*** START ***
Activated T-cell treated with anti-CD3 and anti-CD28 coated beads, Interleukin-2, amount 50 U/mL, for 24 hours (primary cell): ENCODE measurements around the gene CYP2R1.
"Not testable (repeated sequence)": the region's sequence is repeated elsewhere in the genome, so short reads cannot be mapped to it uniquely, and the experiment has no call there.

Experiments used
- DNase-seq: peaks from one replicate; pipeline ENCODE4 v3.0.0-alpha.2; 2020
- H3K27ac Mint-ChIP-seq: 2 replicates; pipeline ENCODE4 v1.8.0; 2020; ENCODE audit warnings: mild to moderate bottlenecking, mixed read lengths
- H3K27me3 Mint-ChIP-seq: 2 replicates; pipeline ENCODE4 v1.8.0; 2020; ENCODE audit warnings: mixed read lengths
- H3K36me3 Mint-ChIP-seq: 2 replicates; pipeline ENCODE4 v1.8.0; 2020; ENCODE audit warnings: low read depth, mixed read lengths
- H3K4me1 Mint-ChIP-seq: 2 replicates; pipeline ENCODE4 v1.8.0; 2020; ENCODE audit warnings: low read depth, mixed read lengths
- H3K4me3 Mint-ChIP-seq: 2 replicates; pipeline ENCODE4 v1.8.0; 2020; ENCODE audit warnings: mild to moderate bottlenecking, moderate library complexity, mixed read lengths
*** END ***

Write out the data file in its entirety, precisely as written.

Activated T-cell treated with anti-CD3 and anti-CD28 coated beads, Interleukin-2, amount 50 U/mL, for 24 hours (primary cell): ENCODE measurements around the gene CYP2R1.
"Not testable (repeated sequence)": the region's sequence is repeated elsewhere in the genome, so short reads cannot be mapped to it uniquely, and the experiment has no call there.

Experiments used
- DNase-seq: peaks from one replicate; pipeline ENCODE4 v3.0.0-alpha.2; 2020
- H3K27ac Mint-ChIP-seq: 2 replicates; pipeline ENCODE4 v1.8.0; 2020; ENCODE audit warnings: mild to moderate bottlenecking, mixed read lengths
- H3K27me3 Mint-ChIP-seq: 2 replicates; pipeline ENCODE4 v1.8.0; 2020; ENCODE audit warnings: mixed read lengths
- H3K36me3 Mint-ChIP-seq: 2 replicates; pipeline ENCODE4 v1.8.0; 2020; ENCODE audit warnings: low read depth, mixed read lengths
- H3K4me1 Mint-ChIP-seq: 2 replicates; pipeline ENCODE4 v1.8.0; 2020; ENCODE audit warnings: low read depth, mixed read lengths
- H3K4me3 Mint-ChIP-seq: 2 replicates; pipeline ENCODE4 v1.8.0; 2020; ENCODE audit warnings: mild to moderate bottlenecking, moderate library complexity, mixed read lengths